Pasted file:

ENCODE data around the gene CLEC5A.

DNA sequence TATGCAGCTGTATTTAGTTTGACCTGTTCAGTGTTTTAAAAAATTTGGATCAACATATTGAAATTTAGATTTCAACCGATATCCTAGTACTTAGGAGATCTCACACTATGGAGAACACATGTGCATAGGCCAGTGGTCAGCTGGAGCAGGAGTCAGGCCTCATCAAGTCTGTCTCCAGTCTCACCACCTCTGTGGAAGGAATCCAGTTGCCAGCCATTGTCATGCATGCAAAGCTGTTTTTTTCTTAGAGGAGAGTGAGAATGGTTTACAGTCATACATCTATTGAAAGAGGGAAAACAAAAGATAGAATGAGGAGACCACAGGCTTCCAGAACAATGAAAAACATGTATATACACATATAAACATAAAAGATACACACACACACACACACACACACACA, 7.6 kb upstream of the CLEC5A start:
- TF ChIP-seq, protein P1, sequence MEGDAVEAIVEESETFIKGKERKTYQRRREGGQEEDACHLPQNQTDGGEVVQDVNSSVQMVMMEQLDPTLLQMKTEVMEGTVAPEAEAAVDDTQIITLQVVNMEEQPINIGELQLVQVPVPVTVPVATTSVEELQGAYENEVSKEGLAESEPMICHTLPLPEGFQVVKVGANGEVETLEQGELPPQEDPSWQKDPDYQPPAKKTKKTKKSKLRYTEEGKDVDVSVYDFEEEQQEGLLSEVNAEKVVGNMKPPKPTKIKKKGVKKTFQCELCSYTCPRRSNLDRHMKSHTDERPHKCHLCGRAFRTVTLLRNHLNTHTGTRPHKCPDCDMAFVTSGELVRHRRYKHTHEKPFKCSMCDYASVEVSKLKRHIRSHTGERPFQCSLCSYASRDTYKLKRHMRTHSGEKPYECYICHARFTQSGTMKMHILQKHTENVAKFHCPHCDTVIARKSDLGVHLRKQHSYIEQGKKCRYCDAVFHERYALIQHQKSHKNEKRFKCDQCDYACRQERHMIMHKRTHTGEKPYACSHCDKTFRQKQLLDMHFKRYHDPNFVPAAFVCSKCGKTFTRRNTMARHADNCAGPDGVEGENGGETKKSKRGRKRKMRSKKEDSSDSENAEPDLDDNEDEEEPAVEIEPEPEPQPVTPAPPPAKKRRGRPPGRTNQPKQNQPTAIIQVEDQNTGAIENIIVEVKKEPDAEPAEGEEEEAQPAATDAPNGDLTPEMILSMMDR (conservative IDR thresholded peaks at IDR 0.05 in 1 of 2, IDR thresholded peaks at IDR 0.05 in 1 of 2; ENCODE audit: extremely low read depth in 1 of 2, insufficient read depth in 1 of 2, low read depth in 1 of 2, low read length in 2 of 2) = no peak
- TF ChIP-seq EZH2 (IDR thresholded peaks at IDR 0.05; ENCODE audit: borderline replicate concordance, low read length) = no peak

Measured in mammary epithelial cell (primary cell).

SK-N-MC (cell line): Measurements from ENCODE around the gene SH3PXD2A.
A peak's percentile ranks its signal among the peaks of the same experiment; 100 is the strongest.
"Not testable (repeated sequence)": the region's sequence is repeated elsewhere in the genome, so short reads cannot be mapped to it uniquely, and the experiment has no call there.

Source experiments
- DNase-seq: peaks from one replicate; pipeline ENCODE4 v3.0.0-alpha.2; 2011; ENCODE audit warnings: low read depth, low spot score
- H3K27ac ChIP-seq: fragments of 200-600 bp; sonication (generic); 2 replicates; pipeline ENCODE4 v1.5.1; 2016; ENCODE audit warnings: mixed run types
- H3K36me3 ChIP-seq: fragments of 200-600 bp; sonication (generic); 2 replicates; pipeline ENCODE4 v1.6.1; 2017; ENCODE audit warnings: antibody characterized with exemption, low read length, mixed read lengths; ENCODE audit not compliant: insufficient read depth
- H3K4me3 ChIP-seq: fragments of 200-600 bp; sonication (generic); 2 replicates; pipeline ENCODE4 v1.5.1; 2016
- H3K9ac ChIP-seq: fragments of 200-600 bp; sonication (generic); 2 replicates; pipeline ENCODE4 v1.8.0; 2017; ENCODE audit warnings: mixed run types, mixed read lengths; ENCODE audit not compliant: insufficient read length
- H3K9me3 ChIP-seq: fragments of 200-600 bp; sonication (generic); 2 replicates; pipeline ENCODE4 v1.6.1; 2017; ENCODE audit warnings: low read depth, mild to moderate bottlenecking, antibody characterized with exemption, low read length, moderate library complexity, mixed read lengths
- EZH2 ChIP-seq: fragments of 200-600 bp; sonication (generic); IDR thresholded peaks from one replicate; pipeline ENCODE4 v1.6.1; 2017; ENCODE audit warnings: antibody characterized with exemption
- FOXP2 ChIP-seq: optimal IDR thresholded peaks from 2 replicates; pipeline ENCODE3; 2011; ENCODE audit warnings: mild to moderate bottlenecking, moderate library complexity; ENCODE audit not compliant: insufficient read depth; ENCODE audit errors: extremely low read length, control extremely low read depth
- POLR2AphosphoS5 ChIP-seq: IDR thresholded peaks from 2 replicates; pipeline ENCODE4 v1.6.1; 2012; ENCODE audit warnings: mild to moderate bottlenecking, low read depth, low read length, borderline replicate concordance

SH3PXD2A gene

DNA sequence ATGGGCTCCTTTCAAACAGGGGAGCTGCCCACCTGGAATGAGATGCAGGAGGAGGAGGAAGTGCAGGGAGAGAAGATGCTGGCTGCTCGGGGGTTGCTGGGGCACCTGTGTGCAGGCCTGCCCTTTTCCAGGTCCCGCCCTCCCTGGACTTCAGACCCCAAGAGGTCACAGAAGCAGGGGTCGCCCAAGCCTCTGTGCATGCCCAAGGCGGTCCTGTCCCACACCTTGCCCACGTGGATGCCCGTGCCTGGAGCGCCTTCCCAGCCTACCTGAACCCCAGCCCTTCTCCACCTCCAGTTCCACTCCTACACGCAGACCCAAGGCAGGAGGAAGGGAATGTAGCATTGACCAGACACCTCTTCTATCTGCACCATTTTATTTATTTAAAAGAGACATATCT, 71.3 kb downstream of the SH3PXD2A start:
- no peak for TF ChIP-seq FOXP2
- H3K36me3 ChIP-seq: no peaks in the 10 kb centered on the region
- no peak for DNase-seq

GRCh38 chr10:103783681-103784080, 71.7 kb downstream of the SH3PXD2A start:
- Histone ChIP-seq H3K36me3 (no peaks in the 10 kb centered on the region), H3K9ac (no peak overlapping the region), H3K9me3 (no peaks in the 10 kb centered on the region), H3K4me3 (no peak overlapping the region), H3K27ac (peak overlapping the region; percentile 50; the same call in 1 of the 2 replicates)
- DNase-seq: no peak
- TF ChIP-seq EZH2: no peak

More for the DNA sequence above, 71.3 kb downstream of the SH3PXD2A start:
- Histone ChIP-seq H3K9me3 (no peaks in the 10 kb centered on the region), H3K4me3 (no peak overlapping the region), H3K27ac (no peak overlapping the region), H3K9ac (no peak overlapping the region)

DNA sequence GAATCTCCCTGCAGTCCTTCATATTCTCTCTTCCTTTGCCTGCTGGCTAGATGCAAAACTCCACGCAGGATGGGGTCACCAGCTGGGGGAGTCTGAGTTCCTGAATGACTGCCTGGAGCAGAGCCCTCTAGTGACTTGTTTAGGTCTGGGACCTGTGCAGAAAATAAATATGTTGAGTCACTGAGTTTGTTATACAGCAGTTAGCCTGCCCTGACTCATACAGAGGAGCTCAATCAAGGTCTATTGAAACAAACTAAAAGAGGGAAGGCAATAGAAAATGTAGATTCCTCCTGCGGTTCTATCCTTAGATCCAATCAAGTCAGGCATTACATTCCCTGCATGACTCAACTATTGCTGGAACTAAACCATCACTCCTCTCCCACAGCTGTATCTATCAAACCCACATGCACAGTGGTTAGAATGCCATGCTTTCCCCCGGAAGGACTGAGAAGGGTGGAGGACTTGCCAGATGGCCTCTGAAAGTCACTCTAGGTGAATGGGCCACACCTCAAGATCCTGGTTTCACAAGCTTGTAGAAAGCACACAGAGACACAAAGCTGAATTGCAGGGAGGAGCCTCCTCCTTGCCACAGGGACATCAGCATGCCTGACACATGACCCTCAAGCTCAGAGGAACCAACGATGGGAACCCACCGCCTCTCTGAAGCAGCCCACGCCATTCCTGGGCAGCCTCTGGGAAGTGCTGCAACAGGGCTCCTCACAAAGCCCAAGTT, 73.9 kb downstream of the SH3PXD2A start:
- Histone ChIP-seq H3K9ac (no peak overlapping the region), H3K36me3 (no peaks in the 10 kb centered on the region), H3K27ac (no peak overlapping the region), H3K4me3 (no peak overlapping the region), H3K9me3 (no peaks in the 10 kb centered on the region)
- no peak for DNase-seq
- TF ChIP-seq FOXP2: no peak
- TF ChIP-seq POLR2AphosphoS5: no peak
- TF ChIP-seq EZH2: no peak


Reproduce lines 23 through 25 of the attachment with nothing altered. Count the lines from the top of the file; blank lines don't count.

- no peak for DNase-seq

GRCh38 chr10:103783681-103784080, 71.7 kb downstream of the SH3PXD2A start:
- Histone ChIP-seq H3K36me3 (no peaks in the 10 kb centered on the region), H3K9ac (no peak overlapping the region), H3K9me3 (no peaks in the 10 kb centered on the region), H3K4me3 (no peak overlapping the region), H3K27ac (peak overlapping the region; percentile 50; the same call in 1 of the 2 replicates)